ASX rises after Jerome Powell says inflation ‘far too high’, EU split over Russian oil sanctions

Mining and energy stocks pushed the Australian market higher on Tuesday morning, while oil prices jumped 8% as European Union countries considered joining the United States in boycotting Russian oil.

As of 10:15 a.m. AEDT, the benchmark ASX 200 was up 1% to 7,349 points. Some of the top performers were Woodside Petroleum (+3.5pc), Rio Tinto (+3pc), Santos (+2.6pc) and Fortescue Metals (+2.5pc).

The greenback edged higher, dragging the Australian dollar below 74 cents US.

Meanwhile, overseas markets fell after US Federal Reserve Chairman Jerome Powell suggested that US interest rates could rise much faster than expected.

Wall Street ended a five-day winning streak after the Fed chairman made the remarks on Monday (local time), at the National Association of Business Economics conference.

The Dow Jones index closed down 0.6% at 34,553 points, the S&P 500 was slightly lower at 4,461 and the Nasdaq Composite fell 0.4% at 13,838.

Boeing shares fell 3.6% after one of its 737-800s, operated by China Eastern Airlines, crashed in southern China with no apparent survivors.

Meta’s share price fell 2.3% after a Moscow court branded the US social media company an “extremist organization”, upholding the decision to ban Facebook in Russia.

“A sacred progression” on inflation

Mr Powell said the Fed needed to act “quickly” to tackle “far too high” inflation, adding that larger than usual interest rate hikes could be rolled out if needed.

In particular, he added: “If we conclude that it is appropriate to act more aggressively by raising the federal funds rate by more than 25 basis points at a meeting or meetings, we will do so. “

Regarding Mr Powell’s latest comments on inflation, Oliver Pursche, senior vice president of Wealthspire Advisors in New York, said: “Three months ago it was ‘transitional’, there is a month was ‘high’. That’s one hell of an evolution.”

Fed Chairman Jerome Powell announces more aggressive US interest rate hikes this year.(Reuters: Carlos Barria)

“And the market is trying to figure out what those statements mean in terms of interest rate hikes and whether that increases the likelihood of some 50 basis point hikes down the road,” Pursche added.

Last week, Fed policymakers raised interest rates (by 25 basis points) for the first time in three years and signaled that there could be six more rate hikes in 2022.

Fed funds futures now imply a 61% chance of a 50 basis point hike in key interest rates at the Fed’s next meeting in May (up from 52% before the text of the speech was released). of Mr. Powell).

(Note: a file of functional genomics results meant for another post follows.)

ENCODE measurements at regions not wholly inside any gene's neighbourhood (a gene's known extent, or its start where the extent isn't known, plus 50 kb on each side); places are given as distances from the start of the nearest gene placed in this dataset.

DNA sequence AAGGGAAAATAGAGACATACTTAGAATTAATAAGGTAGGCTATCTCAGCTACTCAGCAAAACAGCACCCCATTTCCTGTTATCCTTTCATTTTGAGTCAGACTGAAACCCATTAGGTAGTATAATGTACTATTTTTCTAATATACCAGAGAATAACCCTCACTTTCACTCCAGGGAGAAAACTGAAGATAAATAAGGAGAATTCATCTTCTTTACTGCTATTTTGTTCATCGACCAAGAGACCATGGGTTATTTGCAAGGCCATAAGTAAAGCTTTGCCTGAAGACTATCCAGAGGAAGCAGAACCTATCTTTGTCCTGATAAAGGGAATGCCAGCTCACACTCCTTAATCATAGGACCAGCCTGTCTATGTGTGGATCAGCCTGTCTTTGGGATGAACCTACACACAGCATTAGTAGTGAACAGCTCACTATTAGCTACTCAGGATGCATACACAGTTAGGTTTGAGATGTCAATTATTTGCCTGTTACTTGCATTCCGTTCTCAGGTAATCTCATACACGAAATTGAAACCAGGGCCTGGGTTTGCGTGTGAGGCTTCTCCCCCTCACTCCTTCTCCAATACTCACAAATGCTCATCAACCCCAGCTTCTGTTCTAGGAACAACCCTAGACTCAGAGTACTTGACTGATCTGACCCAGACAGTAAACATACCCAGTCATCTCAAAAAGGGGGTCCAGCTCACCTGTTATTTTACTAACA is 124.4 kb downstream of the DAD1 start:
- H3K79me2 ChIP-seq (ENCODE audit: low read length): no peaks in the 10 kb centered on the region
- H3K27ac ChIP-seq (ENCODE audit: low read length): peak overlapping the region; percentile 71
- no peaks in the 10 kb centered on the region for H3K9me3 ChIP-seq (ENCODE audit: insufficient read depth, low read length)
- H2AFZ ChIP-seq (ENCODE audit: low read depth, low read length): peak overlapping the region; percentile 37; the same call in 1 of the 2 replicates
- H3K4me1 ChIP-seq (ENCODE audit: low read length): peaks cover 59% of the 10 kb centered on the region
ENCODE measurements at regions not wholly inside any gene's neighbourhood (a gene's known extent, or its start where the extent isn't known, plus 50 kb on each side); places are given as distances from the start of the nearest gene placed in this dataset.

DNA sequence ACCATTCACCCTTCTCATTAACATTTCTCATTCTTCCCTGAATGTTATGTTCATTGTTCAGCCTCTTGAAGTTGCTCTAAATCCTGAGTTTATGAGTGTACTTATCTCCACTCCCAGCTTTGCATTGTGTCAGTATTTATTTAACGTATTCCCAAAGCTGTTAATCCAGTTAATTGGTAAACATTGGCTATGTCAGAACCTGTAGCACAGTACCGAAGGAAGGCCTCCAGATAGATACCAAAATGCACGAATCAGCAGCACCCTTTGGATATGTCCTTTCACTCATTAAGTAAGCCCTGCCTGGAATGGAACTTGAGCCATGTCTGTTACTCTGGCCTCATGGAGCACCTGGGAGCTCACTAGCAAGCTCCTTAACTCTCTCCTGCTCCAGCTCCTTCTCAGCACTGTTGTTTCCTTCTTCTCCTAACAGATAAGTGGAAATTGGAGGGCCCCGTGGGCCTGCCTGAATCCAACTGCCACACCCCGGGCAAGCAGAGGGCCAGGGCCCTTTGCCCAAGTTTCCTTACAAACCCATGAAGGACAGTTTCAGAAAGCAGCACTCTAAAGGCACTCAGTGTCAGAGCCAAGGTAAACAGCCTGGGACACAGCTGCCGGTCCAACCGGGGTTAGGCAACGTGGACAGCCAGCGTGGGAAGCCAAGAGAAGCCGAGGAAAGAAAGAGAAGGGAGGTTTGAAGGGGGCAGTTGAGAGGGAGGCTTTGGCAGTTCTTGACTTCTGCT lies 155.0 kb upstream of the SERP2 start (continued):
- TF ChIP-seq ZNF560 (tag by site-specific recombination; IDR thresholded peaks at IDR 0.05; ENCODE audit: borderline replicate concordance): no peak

Oil prices soar as Europe disagrees on sanctions

In oil markets, Brent crude jumped 8% to $116.53 a barrel as European Union foreign ministers disagreed on Monday on whether and how to impose sanctions on Russia’s lucrative energy sector following its invasion of Ukraine.

Targeting Russian energy exports, as the United States and Britain have done, is a choice that divides the EU of 27, which depends on Russia for 40% of its gas.

Some of those who want the EU to go further showed impatience with the pace of the talks after a meeting of EU foreign ministers in Brussels.

“Why should Europe give Putin more time to make more money from oil and gas? More time to use European ports? More time to use Russian banks not licensed in Europe? time to pull the plug,” said Lithuanian Foreign Minister Gabrielius Landsbergis. Twitter.

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Defense analyst warns Australia ‘too dependent’ on imported oil

Germany and the Netherlands have said the EU is dependent on Russian oil and gas and cannot isolate itself at this time.

“The question of an oil embargo is not a question of whether or not we want [it]but a question of how dependent we are on oil,” German Foreign Minister Annalena Baerbock told reporters.

“Germany matters a lot [of Russian oil]but there are also other member states that cannot stop oil imports overnight,” she said, adding that the bloc should instead work to reduce its dependence on Moscow for its energy needs.

Adding to oil market volatility, over the weekend attacks by the Iran-aligned Houthi group in Yemen caused a temporary drop in production at a Saudi Aramco refinery joint venture in Yanbu.

Saudi Arabia said on Monday it would not be responsible for any global oil shortages after the attacks.


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